“Hearing impaired” – ugh. I hate that label.
I have been fighting to gain and retain decibels for as long as I can remember. From failed “sure-fire” solutions to fingers-crossed experimental procedures, I have been in and out of the hospital for 2 decades in search of “normal hearing” (whatever that means). Although complicated and confusing, suffice it to say that my condition is rare and terribly inconvenient. When I was very young, we found an ENT who actually recognized my symptoms and suggested a course of treatment that has required maintenance surgeries approximately every other year for more than 10 years. Dr. V – we will call him – explained that the maintenance surgeries would buy me 1-2 years of functional hearing in between procedures with the hope that, by my late-20’s, surgery would no longer be necessary (a theory based on age-specific hormonal and enzymatic changes in my body). Yet here I am, in my late-20’s getting ready for my second surgery in 6 months and still struggling to hear on a daily basis. Thus, I realized that I needed to consider Plan B: the world of auditory technology.
To be clear, I have adamantly rejected any hearing-aid related solutions in the past. Part vanity and part stubborn denial of both the severity of my hearing loss and the reality of my situation, I truly believed that I could become a card-carrying member of the hearing-abled society if only I had a little more patience. However, a recent ENT helped me see the importance of having a back-up plan, even if it’s only temporary until we have a better understanding of my condition. He is particularly enthused about new-ish technology for conductive hearing loss patients known as the BAHA Attract – a magnetic bone anchored hearing aide that allows sound to bypass the troublesome middle ear area by connecting directly to the skull behind the ear. We’re talking magnets, titanium, super computer processors, and bluetooth enabled accessories — like, real life bionic woman stuff! Needless to say, I was intrigued.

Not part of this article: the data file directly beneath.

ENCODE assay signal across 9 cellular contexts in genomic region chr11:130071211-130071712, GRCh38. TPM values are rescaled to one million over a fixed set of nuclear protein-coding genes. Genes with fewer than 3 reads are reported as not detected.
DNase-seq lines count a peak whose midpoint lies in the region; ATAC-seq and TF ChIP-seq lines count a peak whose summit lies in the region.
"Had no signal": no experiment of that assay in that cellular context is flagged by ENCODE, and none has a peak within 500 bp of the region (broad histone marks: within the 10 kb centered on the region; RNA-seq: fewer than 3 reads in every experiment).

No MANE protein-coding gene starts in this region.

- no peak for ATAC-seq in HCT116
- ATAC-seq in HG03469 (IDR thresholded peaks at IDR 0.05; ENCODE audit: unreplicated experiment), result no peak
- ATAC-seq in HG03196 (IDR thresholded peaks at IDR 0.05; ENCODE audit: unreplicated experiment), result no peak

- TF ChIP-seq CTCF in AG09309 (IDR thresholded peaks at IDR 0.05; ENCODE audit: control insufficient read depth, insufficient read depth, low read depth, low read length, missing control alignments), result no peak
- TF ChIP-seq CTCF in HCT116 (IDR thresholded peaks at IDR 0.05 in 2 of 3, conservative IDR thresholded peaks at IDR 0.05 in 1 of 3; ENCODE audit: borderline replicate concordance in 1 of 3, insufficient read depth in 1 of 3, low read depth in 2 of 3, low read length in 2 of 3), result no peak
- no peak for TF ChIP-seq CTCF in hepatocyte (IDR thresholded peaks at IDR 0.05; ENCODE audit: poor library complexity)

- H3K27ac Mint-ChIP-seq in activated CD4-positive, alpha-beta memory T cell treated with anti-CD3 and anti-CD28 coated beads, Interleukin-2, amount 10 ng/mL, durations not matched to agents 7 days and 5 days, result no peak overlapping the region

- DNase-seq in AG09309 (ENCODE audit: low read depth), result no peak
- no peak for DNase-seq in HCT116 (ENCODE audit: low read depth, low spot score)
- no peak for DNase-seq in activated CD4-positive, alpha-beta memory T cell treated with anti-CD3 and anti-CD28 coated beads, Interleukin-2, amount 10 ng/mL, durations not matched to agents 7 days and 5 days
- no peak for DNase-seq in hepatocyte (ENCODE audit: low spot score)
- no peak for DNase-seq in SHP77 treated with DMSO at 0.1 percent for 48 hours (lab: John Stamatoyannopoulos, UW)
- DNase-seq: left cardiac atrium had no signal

When I experienced the Bone Anchored Hearing Aide (BAHA) simulator 2 weeks ago, I knew my life would never be the same. I was hearing things that I didn’t realize possible – papers rustling in my bag, footsteps in the hallway, conversations happening in the adjacent room – and being told that’s what I should be hearing – that’s “normal.” Immediately afterwards, I experienced an overwhelming rush of emotions that is hard to explain. Although the experience should have resulted in unbridled joy and excitement, I was overcome with resentment and sadness as I thought about how much of my life I’ve been missing. I was angry at myself for not acting on this option sooner and angry at my doctors for not pushing me harder to consider alternatives to surgery. And I was mourning the loss of the unaided hearing-abled version of myself I had hoped was possible throughout 20 years of medical prodding, ENT specialists, and operating rooms. Suddenly, I was facing the reality that I was going to be the girl with the hearing aide. And you know what? I’m ok with it. For me, it’s better than being the girl who can’t hear.